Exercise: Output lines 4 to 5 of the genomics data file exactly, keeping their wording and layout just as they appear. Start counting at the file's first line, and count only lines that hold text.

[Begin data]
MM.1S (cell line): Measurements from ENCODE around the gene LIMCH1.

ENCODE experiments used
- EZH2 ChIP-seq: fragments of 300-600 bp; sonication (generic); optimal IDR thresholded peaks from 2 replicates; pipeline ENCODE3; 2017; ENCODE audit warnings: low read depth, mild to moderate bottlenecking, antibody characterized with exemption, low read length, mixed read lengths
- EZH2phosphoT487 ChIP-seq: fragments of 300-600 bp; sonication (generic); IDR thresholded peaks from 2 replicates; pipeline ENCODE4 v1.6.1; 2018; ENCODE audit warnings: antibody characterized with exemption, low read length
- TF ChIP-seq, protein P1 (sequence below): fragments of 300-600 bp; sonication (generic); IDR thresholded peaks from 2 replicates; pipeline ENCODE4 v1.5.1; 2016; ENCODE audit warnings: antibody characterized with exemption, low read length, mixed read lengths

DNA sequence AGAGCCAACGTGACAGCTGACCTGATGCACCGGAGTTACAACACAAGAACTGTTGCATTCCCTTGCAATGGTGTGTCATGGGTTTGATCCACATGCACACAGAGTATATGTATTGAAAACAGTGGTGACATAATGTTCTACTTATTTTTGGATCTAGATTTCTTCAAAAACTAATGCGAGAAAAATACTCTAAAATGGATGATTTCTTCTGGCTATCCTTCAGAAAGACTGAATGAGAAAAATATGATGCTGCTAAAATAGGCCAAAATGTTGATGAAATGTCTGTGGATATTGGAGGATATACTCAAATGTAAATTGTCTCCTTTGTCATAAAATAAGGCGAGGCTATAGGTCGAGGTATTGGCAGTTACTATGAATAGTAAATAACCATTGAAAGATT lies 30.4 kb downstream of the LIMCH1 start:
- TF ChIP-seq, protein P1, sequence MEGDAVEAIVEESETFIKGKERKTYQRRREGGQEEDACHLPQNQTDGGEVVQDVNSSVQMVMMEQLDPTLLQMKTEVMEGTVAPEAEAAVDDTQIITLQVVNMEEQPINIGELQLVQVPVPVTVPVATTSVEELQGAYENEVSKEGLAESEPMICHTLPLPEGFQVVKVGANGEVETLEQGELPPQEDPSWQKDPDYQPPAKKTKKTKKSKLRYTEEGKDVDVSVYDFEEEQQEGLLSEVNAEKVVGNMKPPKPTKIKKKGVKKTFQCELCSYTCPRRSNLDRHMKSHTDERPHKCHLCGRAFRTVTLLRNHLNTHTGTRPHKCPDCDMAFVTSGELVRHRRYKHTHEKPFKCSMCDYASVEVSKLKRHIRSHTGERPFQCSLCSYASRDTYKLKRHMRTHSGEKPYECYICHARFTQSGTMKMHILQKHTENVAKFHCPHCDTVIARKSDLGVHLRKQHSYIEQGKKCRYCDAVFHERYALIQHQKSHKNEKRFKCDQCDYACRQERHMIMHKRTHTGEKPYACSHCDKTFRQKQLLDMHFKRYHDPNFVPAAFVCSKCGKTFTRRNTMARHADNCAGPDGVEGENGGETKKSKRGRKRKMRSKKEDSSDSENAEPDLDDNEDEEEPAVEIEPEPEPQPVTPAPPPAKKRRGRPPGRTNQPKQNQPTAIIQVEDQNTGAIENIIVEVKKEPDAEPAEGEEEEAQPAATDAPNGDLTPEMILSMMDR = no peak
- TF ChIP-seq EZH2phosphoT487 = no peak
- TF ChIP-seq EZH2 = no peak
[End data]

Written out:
- EZH2phosphoT487 ChIP-seq: fragments of 300-600 bp; sonication (generic); IDR thresholded peaks from 2 replicates; pipeline ENCODE4 v1.6.1; 2018; ENCODE audit warnings: antibody characterized with exemption, low read length
- TF ChIP-seq, protein P1 (sequence below): fragments of 300-600 bp; sonication (generic); IDR thresholded peaks from 2 replicates; pipeline ENCODE4 v1.5.1; 2016; ENCODE audit warnings: antibody characterized with exemption, low read length, mixed read lengths